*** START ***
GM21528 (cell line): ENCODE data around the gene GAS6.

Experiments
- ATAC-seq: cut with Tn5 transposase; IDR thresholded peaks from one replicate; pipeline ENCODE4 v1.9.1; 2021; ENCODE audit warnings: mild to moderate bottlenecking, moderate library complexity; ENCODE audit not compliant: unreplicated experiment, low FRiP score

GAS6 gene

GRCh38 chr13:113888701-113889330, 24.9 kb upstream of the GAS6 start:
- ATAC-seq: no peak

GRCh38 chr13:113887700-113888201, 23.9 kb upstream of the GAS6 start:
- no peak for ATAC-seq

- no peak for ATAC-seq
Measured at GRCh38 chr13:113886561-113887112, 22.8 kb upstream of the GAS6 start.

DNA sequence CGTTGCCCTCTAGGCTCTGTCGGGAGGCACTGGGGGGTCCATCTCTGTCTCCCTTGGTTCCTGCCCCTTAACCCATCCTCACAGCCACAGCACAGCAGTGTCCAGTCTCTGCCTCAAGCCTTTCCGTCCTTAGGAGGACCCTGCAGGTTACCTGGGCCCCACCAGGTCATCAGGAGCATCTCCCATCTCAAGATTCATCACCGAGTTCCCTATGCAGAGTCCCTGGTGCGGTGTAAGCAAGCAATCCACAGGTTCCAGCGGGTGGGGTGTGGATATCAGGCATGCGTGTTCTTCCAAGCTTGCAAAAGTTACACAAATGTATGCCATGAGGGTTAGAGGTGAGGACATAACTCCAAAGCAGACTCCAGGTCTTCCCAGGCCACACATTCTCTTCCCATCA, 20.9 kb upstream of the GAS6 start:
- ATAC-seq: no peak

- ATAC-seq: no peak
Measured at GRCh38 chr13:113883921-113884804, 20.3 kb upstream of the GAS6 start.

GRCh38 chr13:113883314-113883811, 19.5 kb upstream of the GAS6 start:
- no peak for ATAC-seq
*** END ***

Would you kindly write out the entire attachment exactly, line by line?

GM21528 (cell line): ENCODE data around the gene GAS6.

Experiments
- ATAC-seq: cut with Tn5 transposase; IDR thresholded peaks from one replicate; pipeline ENCODE4 v1.9.1; 2021; ENCODE audit warnings: mild to moderate bottlenecking, moderate library complexity; ENCODE audit not compliant: unreplicated experiment, low FRiP score

GAS6 gene

GRCh38 chr13:113888701-113889330, 24.9 kb upstream of the GAS6 start:
- ATAC-seq: no peak

GRCh38 chr13:113887700-113888201, 23.9 kb upstream of the GAS6 start:
- no peak for ATAC-seq

- no peak for ATAC-seq
Measured at GRCh38 chr13:113886561-113887112, 22.8 kb upstream of the GAS6 start.

DNA sequence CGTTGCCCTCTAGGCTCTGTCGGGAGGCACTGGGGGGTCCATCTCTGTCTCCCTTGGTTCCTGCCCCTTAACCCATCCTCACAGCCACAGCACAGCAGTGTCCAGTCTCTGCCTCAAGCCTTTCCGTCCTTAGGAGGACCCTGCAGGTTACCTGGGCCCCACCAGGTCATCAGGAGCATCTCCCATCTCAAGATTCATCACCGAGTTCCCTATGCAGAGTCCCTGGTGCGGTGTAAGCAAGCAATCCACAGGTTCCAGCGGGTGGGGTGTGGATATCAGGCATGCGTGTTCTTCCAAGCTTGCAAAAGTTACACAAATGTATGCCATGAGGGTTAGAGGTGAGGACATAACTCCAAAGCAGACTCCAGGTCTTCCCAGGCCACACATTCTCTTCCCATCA, 20.9 kb upstream of the GAS6 start:
- ATAC-seq: no peak

- ATAC-seq: no peak
Measured at GRCh38 chr13:113883921-113884804, 20.3 kb upstream of the GAS6 start.

GRCh38 chr13:113883314-113883811, 19.5 kb upstream of the GAS6 start:
- no peak for ATAC-seq